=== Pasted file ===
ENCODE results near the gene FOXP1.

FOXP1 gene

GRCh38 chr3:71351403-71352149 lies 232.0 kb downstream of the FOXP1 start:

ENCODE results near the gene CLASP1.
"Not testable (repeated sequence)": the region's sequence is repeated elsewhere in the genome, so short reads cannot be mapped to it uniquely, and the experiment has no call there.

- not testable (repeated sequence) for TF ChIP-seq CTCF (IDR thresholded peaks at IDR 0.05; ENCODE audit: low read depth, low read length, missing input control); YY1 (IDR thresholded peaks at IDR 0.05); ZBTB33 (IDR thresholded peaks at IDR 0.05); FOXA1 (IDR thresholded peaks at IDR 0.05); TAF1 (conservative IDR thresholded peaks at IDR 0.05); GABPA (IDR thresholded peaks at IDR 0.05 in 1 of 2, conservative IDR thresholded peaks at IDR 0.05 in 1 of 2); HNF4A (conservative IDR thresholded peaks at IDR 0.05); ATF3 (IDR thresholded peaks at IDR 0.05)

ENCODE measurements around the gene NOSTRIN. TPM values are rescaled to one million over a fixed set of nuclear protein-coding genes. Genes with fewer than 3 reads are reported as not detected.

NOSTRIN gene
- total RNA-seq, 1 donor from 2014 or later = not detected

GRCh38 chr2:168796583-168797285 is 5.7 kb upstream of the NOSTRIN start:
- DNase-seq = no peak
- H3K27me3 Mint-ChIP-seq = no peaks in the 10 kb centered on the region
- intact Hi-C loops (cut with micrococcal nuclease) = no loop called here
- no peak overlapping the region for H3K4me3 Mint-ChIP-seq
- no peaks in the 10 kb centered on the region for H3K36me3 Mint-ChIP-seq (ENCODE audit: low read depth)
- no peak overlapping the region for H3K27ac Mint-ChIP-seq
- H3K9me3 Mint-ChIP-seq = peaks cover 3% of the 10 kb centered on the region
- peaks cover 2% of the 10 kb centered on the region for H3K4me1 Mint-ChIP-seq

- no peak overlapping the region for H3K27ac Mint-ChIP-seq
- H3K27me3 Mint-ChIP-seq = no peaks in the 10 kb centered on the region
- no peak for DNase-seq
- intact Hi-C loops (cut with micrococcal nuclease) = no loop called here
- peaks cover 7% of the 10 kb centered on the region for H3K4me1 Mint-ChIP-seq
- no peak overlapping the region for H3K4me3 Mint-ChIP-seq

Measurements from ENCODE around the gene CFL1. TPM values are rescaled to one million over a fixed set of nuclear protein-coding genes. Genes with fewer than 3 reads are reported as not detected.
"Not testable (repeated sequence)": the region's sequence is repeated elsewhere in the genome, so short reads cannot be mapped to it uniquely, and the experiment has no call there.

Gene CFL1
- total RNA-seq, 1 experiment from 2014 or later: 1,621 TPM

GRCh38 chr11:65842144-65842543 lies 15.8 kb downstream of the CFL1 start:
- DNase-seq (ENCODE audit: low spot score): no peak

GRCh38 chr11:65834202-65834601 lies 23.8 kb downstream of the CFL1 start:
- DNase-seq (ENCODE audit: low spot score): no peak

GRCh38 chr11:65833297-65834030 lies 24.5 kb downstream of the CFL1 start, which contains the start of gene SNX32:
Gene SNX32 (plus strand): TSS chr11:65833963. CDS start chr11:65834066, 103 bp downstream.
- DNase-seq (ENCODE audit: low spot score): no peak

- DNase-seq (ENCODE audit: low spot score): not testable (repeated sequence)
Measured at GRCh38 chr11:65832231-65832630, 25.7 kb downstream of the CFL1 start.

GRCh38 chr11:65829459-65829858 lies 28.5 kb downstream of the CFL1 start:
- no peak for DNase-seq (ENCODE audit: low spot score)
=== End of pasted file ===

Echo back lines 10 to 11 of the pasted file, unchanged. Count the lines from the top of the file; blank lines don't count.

GRCh38 chr2:168796583-168797285 is 5.7 kb upstream of the NOSTRIN start:
- DNase-seq = no peak